The protagonist Mountstuart was selfish, sex obsessed and alcohol fuelled man, as such it was hard to sympathise with the tragedies in his life. It is difficult to believe that despite the many humorous incidents (and there were many), the historical events and rich selection of characters, the book didn’t sustain my interest, and each time I stopped listeningI found it harder to work up the enthusiasm to start again. Although this book was not really for me, I can appreciate how well it was researched and written. I would definitely read another book by William Boyd.
"Any Human Heart -worth a listen"
I didn't enjoy this book in the beginning but kept listening & I'm so glad I did. It sad funny warm & excellent but of storytelling, Mike Grady was superb, it was like Logan himself was reading it.
"A fascinating 20th century fictional autobiography"
Any one who has lived through the 20th century and is interested in the politics and movements of this time would find this story compelling listening.
The narrator focuses on his life and his how he has tried to become what he expected of himself and of what was expected of him. He is open and honest to the extent that anyone can be when you review your own life looking at the failures and successes that we all experience in life. It is also a review of the people and movements of the 20th century.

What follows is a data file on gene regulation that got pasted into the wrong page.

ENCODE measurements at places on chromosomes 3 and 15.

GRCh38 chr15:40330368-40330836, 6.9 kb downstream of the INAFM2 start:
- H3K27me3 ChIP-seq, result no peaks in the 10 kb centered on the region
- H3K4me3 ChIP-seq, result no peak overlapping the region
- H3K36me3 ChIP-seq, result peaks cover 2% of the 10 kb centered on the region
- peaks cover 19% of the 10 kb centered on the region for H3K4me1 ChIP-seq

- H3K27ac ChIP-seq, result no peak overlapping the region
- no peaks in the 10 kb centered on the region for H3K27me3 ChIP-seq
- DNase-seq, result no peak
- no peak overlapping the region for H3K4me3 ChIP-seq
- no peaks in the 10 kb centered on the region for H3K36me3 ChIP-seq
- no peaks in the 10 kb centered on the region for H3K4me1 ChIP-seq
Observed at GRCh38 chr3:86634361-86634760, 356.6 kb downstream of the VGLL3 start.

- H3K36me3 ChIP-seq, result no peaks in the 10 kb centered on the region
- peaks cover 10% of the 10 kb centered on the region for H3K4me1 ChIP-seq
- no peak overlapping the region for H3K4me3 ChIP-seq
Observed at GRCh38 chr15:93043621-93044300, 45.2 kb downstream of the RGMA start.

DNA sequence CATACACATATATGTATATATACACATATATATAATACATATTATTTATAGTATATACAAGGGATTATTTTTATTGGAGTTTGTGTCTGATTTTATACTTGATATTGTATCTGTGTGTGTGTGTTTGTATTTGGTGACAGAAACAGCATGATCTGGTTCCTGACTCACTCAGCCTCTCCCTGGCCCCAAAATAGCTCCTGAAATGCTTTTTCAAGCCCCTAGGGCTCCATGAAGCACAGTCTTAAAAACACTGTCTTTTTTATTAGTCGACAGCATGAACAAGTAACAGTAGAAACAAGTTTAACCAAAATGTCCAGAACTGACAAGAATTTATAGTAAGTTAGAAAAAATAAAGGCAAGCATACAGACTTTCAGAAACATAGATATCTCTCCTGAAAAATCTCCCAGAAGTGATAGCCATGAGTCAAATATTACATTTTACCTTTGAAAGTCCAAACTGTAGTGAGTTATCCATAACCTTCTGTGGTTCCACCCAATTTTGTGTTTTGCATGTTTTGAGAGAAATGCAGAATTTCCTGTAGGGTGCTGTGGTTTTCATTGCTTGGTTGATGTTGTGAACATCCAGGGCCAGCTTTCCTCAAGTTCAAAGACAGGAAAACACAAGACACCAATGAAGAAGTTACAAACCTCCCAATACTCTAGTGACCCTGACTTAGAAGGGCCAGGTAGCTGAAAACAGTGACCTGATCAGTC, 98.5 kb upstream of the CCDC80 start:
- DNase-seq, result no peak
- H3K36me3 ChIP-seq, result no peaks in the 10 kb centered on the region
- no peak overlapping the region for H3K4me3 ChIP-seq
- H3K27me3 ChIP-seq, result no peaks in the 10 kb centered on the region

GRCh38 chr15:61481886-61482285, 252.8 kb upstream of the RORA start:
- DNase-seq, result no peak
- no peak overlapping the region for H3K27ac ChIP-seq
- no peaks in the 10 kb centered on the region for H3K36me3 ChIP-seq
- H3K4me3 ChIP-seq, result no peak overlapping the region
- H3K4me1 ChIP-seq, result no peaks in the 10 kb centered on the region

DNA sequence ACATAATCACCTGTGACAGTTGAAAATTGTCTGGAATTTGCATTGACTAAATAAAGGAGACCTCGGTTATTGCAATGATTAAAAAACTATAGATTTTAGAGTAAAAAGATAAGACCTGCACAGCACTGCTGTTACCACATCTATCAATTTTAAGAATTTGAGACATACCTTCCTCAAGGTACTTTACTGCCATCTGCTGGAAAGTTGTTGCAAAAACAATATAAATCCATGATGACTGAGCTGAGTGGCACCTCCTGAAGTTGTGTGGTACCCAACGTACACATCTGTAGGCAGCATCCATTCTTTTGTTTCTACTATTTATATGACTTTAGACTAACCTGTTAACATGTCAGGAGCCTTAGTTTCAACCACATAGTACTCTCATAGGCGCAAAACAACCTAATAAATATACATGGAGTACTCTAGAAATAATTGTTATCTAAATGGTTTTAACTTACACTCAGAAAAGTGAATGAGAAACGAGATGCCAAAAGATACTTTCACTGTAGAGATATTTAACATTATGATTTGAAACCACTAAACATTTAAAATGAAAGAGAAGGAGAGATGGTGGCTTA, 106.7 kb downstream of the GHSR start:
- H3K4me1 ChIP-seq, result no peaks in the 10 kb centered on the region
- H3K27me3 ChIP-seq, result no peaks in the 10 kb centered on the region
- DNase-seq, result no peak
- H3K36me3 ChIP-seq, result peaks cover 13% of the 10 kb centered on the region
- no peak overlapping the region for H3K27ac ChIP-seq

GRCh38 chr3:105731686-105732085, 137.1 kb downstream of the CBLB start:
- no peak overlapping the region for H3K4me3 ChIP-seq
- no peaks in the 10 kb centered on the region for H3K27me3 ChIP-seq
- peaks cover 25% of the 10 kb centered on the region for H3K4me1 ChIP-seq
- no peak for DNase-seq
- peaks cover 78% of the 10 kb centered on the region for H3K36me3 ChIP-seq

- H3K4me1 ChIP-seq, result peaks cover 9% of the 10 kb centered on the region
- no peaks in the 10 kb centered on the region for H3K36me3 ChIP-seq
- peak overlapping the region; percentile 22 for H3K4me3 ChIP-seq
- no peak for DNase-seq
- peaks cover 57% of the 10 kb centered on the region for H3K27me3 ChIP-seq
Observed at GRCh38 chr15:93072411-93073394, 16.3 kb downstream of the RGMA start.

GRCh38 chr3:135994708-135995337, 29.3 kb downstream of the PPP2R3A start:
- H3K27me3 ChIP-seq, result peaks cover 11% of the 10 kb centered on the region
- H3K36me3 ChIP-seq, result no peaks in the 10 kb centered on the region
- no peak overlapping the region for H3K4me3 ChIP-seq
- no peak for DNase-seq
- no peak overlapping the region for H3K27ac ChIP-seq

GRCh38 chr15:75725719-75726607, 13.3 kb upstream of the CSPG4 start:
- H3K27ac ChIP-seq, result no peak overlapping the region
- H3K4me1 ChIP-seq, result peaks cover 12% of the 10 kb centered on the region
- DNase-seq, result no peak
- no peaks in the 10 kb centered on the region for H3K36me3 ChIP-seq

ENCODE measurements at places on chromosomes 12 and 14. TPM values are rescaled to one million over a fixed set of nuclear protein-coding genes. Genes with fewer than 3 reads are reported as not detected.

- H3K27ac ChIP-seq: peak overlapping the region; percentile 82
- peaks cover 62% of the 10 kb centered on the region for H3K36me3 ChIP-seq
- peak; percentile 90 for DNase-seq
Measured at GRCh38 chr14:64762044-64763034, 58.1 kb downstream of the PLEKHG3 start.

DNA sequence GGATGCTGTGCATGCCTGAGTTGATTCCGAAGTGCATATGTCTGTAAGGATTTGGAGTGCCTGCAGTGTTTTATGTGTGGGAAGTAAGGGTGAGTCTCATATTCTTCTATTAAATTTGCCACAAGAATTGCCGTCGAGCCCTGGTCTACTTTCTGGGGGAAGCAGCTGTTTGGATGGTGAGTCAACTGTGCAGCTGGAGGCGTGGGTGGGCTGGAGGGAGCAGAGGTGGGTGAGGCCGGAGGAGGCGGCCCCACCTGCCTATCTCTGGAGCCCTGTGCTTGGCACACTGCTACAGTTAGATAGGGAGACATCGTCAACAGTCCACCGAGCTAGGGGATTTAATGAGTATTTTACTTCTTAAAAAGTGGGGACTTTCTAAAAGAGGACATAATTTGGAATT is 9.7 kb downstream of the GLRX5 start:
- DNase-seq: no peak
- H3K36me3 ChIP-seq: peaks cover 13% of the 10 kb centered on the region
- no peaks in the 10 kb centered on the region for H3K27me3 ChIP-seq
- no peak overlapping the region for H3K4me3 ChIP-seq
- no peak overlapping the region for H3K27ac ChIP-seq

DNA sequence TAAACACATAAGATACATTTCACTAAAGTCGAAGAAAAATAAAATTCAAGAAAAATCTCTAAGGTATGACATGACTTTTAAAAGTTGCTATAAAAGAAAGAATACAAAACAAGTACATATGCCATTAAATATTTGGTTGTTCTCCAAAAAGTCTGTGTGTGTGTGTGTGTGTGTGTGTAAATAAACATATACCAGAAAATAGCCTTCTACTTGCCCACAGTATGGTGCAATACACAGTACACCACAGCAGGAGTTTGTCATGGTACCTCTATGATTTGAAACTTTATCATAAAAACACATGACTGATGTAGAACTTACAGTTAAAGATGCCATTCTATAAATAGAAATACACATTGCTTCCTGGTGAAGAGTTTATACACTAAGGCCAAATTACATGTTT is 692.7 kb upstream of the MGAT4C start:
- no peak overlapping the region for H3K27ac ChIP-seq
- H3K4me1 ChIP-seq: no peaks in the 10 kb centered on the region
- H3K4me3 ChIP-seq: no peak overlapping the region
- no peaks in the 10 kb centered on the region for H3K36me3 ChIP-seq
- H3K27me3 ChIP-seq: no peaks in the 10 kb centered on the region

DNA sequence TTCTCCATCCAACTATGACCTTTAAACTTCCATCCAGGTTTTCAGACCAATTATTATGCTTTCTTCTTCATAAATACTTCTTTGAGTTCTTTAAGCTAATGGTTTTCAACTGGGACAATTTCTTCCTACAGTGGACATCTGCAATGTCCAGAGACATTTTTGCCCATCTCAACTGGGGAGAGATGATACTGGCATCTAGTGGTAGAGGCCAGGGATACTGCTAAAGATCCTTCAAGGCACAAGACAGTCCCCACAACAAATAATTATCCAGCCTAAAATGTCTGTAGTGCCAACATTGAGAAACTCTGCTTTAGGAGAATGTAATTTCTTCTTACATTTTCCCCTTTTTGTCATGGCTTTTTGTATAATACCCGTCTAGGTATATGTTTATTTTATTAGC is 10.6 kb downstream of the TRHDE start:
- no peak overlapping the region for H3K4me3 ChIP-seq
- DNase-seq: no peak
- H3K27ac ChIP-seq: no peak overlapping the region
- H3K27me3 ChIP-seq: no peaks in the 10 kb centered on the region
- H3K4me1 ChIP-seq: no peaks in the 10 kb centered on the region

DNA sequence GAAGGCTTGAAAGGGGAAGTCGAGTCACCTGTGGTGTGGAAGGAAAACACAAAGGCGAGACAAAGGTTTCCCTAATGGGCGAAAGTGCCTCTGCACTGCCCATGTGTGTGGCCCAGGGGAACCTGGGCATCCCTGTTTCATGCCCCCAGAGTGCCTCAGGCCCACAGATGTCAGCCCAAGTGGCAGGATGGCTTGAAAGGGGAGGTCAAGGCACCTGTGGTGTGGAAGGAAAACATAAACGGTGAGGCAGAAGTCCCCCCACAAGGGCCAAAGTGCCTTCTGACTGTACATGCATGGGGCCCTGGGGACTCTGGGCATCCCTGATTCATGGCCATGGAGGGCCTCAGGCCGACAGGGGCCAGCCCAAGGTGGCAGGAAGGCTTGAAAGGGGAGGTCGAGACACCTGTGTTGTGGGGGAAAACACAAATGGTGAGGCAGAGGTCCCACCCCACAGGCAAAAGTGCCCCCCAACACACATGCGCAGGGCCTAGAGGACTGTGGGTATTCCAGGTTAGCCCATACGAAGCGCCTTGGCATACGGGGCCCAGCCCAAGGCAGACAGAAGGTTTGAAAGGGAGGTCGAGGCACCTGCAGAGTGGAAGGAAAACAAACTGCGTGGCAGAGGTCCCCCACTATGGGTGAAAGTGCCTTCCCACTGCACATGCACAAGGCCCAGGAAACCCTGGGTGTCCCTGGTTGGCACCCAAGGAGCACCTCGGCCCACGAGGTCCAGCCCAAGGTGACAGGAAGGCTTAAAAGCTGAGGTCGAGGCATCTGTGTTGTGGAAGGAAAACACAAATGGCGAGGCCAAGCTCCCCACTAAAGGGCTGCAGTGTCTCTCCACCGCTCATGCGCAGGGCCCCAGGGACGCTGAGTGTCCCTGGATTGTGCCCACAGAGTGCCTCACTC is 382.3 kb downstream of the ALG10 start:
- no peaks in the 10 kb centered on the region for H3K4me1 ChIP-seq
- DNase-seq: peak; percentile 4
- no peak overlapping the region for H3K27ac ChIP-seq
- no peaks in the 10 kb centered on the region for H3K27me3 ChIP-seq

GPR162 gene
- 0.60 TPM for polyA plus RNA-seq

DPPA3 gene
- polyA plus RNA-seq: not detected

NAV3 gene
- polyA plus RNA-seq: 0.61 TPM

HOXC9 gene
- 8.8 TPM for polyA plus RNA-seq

He is able to give voice to the different characters extremely well.
The time in London when he is living in a dingy flat and has to eat dog food to eke out his dwindling finances. It is real and sad compared to where he had been and the life he had been living and yet any one of us could end up there.
After listening to the book, I decided to buy the DVD of the TV version of the story which is compressed and well-acted, but a different experience to the audio book. However, both work extremely well in their medium.
"Gradually absorbed me and got better and better."
This cradle to grave story so absorbed me I listed to it twice. I found the portrayal of the background historical events which the main character's life passes thru as fascinating as the masterly character development. Mike Grady's narration is splendid- a sound alike Jeremy Irons but clearly not.
"A heartfelt story"
A long listen, but very rewarding. The book holds your attention and delivers plenty of ups and downs. Mike Grady's narration is very good.
You get to know and understand LMS better than you might first expect. After 18 hours with him, I shall miss him.